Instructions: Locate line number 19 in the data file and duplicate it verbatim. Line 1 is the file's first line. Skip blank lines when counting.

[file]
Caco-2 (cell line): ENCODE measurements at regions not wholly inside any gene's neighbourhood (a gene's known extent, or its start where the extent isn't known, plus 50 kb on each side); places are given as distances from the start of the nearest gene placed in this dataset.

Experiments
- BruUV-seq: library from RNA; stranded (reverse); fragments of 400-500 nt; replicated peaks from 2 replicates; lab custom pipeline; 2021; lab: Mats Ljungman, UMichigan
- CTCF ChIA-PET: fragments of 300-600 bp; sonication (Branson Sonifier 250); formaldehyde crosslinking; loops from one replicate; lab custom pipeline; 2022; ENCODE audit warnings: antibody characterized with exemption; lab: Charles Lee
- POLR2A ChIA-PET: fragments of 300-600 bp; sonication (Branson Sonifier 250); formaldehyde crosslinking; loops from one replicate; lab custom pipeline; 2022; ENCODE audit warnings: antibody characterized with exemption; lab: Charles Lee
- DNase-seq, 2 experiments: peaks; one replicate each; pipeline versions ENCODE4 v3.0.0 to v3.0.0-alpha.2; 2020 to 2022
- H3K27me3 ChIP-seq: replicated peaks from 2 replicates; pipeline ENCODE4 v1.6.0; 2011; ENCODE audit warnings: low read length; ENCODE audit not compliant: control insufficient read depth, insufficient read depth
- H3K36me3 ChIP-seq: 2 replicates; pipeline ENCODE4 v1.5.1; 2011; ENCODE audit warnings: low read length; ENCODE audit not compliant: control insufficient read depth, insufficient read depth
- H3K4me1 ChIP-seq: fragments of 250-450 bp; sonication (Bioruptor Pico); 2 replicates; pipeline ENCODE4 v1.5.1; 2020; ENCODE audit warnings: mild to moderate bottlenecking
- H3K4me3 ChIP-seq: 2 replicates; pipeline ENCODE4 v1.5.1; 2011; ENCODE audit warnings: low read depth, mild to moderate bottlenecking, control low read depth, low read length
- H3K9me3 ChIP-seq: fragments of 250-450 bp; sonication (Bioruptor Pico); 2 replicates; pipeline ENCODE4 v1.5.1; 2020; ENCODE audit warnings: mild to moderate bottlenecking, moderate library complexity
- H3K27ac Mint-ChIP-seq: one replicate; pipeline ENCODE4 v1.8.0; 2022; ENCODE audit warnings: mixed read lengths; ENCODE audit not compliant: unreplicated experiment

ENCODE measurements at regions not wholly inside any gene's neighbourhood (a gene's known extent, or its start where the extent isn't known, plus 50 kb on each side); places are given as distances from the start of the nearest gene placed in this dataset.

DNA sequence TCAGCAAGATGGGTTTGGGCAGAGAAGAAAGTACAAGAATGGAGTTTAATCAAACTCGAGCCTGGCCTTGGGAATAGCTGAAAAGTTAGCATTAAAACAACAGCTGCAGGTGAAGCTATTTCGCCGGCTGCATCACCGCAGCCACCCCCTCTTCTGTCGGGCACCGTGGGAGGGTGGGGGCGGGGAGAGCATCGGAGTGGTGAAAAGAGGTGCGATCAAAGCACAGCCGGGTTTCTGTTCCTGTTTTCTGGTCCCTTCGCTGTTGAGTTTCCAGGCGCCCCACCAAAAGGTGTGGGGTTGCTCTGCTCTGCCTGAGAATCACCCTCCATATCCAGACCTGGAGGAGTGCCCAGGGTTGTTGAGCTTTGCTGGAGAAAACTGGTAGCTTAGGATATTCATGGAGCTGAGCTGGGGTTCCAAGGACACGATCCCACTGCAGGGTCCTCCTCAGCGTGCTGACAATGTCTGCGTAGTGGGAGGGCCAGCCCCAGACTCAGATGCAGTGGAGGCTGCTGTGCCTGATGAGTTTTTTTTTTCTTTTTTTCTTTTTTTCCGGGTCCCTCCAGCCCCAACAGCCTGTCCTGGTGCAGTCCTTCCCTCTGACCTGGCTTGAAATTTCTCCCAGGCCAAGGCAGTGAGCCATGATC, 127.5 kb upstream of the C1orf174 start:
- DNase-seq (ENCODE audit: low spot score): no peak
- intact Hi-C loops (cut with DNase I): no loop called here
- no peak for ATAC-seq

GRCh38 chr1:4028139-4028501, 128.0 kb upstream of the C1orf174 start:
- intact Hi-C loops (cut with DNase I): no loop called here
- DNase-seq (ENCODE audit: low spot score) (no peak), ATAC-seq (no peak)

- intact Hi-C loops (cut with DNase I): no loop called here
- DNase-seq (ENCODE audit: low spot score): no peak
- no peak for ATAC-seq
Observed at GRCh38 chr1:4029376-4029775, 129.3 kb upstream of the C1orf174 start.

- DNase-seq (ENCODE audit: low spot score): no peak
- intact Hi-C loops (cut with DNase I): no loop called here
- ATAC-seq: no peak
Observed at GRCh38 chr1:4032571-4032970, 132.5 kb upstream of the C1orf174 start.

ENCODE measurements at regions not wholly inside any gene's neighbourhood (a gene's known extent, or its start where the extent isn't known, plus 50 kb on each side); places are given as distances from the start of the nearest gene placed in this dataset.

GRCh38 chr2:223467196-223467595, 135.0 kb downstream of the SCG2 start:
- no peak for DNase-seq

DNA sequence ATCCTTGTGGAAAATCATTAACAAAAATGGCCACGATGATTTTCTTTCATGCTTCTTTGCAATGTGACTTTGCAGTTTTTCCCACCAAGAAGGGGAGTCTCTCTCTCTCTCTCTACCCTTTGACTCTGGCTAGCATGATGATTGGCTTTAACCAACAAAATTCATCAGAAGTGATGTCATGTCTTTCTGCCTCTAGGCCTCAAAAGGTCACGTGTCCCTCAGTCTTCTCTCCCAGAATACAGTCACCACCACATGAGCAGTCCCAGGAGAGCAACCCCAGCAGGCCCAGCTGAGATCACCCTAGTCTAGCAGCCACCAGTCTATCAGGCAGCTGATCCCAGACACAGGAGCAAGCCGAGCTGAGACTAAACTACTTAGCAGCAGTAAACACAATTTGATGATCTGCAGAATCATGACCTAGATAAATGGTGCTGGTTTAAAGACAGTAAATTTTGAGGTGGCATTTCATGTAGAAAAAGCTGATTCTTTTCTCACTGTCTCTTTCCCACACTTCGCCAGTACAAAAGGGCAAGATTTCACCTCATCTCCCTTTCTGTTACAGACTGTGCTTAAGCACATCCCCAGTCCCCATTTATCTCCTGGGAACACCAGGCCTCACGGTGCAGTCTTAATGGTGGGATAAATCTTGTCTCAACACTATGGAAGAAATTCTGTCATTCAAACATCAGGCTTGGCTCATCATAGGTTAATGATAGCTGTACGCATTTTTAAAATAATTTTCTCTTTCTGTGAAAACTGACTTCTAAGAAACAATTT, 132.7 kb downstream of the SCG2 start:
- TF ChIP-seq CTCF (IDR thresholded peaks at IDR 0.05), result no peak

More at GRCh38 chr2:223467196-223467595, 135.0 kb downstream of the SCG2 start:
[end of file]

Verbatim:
- intact Hi-C loops (cut with DNase I): no loop called here